I’ve always liked The Rock, but now I admire him.  Most Hollywood stars try to sweep their personal demons behind the curtains, and most men won’t let other people – even their close friends, much less the public – know that their emotions have laid them so low that they’ve cried and cried until they were “all cried out.”  So now, all the many boys and young men and all the women, too, who admire The Rock for his manly-man muscles can know that even iconic strong men can be waylaid by their feelings, and that serious depression can drop like an anvil on anyone, and there’s not a damned thing unmanly about it.

I dare you to go find Dwayne Johnson in some place where there aren’t any cameras and tell him that depression isn’t real and is “all in his head” and he’s a sissy-boy punk for crying and talking about his feelings.  I believe he’s a nice guy and would simply educate you, not hurt you, but go ahead, I dare you, go get in his face and tell him he’s a sissy-boy punk for being depressed, that it’s just a ploy for attention.  Go ahead.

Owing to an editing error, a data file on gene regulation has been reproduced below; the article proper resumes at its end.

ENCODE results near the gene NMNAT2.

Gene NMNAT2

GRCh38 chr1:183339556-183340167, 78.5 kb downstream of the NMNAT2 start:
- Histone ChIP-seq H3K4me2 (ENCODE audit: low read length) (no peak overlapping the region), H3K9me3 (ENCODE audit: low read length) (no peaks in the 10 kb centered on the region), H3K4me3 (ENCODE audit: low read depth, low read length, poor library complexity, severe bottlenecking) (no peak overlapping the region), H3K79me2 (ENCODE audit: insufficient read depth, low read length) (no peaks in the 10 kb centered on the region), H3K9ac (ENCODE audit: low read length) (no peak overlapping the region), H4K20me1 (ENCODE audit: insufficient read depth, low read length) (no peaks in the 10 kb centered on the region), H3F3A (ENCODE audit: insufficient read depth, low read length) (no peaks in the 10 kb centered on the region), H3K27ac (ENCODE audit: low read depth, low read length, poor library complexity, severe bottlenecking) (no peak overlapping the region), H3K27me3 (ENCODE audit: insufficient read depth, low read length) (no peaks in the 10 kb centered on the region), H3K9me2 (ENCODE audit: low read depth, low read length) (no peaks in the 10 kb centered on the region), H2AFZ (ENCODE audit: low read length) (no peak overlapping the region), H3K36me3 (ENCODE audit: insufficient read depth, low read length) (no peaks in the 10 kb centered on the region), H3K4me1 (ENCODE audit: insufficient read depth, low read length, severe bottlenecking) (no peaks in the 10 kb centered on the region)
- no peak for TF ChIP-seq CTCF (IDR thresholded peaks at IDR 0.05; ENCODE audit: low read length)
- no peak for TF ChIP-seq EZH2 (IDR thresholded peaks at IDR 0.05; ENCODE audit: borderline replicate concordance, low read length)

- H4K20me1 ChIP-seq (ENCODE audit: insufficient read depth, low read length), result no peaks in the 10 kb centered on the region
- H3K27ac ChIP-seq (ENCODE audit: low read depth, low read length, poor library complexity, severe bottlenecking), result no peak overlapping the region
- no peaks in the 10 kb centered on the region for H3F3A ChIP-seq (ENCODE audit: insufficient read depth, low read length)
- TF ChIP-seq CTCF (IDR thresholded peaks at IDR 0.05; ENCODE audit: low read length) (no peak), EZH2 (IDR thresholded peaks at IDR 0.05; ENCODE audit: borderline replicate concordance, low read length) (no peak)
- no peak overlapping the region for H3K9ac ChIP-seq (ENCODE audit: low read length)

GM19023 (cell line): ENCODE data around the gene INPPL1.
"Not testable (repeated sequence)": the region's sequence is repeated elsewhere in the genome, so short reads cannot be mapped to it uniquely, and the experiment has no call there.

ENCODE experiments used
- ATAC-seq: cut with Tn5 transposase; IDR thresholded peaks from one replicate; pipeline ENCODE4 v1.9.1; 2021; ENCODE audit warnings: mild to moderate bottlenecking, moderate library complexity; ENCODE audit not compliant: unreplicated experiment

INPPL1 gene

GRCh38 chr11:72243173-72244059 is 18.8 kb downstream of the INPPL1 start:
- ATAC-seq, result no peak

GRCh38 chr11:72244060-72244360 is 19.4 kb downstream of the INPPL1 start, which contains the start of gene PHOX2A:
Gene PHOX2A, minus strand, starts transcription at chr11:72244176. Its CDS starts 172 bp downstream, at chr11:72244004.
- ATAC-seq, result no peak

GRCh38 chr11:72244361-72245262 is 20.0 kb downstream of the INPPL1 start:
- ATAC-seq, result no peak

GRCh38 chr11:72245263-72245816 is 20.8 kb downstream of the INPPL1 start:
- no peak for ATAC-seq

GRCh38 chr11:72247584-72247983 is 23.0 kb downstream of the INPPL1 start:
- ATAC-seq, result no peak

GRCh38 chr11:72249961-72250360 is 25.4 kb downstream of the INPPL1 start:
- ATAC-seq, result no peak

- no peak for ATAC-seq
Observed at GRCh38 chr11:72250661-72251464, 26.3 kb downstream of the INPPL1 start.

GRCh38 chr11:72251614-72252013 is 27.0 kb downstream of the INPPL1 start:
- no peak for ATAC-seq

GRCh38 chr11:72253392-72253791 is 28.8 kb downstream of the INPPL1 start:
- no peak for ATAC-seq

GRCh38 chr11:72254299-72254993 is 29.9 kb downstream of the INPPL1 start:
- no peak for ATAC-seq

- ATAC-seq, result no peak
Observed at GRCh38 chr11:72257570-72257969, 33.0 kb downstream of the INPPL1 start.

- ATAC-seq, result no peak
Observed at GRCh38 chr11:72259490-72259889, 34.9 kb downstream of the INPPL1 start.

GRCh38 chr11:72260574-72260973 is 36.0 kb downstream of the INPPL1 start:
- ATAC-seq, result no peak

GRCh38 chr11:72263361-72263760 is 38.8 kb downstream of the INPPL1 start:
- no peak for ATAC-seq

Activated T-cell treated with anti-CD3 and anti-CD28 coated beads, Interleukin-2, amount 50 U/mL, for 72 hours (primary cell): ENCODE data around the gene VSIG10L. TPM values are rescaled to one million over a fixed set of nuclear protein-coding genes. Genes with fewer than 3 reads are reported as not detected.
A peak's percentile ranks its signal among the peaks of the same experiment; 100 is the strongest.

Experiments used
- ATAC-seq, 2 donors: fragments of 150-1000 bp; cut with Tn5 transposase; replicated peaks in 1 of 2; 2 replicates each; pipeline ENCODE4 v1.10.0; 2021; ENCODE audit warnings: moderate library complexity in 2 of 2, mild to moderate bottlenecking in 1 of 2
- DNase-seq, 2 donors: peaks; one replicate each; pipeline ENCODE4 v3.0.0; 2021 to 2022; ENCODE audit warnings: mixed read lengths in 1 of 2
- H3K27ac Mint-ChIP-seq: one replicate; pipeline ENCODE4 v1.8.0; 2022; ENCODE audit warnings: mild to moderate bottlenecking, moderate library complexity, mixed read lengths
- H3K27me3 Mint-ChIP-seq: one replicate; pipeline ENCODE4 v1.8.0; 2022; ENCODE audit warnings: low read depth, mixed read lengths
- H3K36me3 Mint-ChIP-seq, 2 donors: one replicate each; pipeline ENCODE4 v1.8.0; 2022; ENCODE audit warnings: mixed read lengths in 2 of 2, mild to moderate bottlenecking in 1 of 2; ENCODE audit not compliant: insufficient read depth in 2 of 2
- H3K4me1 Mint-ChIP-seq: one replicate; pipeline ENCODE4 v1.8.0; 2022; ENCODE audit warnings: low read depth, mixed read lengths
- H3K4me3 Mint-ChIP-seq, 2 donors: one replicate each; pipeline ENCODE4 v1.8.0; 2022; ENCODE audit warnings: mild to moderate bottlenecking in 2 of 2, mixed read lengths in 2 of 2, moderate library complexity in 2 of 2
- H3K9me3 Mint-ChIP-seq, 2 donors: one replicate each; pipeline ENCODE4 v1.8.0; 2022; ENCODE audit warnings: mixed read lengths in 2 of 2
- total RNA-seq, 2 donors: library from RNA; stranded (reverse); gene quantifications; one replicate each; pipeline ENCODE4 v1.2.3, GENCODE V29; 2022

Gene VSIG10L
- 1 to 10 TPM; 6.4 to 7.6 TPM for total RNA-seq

You can read the full article at: http://www.hollywoodreporter.com/news/drive-despair-rock-dwayne-johnson-712689?utm_expid=19303748-58.yUhA-zuPQGqZ-